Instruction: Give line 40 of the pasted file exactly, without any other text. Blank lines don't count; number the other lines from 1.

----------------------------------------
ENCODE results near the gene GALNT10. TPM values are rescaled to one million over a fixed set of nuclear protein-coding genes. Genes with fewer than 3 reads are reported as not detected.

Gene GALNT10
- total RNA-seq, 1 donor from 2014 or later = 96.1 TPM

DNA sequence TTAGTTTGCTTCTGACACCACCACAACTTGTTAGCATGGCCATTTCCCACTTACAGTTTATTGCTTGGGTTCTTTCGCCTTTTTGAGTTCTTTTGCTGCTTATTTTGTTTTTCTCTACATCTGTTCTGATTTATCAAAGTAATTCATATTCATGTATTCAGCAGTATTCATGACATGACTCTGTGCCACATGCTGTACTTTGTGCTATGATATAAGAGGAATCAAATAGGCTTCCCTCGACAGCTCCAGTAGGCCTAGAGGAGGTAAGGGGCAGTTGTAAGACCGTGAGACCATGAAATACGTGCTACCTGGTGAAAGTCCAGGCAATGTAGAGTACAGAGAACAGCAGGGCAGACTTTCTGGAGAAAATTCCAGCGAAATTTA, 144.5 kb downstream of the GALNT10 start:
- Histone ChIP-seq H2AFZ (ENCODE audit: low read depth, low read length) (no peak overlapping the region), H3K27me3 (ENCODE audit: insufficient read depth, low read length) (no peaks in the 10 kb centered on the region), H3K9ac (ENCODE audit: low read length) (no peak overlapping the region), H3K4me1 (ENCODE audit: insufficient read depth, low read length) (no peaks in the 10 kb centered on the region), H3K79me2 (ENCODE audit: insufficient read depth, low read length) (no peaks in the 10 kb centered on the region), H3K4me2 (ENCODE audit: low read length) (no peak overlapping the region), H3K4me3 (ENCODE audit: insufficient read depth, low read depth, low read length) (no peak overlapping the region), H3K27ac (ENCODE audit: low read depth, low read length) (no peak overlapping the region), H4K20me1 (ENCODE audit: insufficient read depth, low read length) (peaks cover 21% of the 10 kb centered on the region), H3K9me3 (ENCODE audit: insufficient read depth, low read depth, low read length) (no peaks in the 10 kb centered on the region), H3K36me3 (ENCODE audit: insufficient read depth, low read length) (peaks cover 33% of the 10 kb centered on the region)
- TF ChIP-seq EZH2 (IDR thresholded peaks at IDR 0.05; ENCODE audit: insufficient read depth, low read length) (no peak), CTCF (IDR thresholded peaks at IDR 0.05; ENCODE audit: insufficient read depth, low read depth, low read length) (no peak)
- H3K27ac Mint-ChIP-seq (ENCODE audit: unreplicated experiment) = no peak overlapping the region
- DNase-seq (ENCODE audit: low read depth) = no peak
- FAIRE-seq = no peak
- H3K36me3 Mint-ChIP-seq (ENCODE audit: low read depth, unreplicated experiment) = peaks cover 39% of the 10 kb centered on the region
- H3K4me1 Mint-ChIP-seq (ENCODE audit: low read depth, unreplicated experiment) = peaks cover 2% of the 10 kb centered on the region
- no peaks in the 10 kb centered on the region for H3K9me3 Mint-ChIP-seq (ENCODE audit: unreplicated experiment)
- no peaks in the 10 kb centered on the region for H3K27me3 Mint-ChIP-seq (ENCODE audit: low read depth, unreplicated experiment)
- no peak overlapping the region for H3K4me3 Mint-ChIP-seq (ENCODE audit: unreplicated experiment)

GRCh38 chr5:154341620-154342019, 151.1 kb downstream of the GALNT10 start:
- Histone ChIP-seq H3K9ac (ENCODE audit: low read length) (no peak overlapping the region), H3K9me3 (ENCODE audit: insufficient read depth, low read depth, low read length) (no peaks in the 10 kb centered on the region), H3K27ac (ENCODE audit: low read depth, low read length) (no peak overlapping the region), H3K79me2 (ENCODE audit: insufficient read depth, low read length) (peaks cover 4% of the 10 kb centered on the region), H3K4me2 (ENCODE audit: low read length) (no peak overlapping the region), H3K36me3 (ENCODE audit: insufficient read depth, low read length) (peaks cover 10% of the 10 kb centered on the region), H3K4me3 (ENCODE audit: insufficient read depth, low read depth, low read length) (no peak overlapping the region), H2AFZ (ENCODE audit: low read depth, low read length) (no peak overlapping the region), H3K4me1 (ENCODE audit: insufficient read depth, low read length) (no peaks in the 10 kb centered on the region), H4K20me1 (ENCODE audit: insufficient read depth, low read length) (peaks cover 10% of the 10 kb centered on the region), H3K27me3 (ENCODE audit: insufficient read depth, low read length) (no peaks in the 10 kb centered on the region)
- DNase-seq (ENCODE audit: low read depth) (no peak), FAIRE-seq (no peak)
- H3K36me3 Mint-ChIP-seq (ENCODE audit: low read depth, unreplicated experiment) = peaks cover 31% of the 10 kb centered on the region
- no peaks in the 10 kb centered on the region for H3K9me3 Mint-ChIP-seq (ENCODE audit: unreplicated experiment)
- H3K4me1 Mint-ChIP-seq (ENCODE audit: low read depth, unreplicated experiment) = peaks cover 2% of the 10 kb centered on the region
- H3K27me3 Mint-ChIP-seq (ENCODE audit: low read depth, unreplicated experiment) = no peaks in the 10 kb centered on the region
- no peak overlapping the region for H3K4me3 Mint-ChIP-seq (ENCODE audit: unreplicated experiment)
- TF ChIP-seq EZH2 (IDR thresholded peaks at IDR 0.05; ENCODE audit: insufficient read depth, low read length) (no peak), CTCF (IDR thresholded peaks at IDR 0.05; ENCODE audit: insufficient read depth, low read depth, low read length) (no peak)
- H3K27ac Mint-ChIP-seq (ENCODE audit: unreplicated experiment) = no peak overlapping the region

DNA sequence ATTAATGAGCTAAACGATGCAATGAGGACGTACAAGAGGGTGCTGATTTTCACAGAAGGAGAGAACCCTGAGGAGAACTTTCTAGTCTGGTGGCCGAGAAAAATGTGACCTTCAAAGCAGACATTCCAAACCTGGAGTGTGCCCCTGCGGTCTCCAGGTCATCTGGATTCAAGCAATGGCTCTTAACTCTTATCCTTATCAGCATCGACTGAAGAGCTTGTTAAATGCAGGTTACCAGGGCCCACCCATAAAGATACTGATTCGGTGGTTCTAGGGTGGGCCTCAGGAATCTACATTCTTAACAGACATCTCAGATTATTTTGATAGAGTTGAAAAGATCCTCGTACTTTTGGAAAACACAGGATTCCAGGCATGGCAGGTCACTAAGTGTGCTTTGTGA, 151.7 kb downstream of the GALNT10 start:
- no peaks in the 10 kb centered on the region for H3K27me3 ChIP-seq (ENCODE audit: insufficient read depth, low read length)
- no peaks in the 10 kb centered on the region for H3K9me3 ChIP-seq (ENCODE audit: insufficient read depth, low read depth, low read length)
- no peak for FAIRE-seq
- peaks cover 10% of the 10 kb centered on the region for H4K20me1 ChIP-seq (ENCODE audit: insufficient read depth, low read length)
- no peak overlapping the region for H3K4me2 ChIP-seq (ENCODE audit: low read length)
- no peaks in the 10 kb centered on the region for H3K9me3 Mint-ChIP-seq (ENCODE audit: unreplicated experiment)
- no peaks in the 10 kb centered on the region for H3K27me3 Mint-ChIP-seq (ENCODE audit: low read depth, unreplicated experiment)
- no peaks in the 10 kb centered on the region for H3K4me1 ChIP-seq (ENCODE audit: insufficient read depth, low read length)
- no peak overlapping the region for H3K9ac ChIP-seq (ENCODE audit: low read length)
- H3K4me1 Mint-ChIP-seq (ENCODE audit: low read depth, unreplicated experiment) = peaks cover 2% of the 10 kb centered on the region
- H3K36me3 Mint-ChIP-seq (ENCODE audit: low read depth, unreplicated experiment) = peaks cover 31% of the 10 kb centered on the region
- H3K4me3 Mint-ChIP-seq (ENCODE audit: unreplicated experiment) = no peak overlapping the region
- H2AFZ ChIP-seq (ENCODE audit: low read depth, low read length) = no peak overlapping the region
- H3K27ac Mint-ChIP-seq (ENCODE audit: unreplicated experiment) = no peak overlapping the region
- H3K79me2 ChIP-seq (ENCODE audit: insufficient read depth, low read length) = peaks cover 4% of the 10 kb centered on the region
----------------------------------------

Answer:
- H3K79me2 ChIP-seq (ENCODE audit: insufficient read depth, low read length) = peaks cover 4% of the 10 kb centered on the region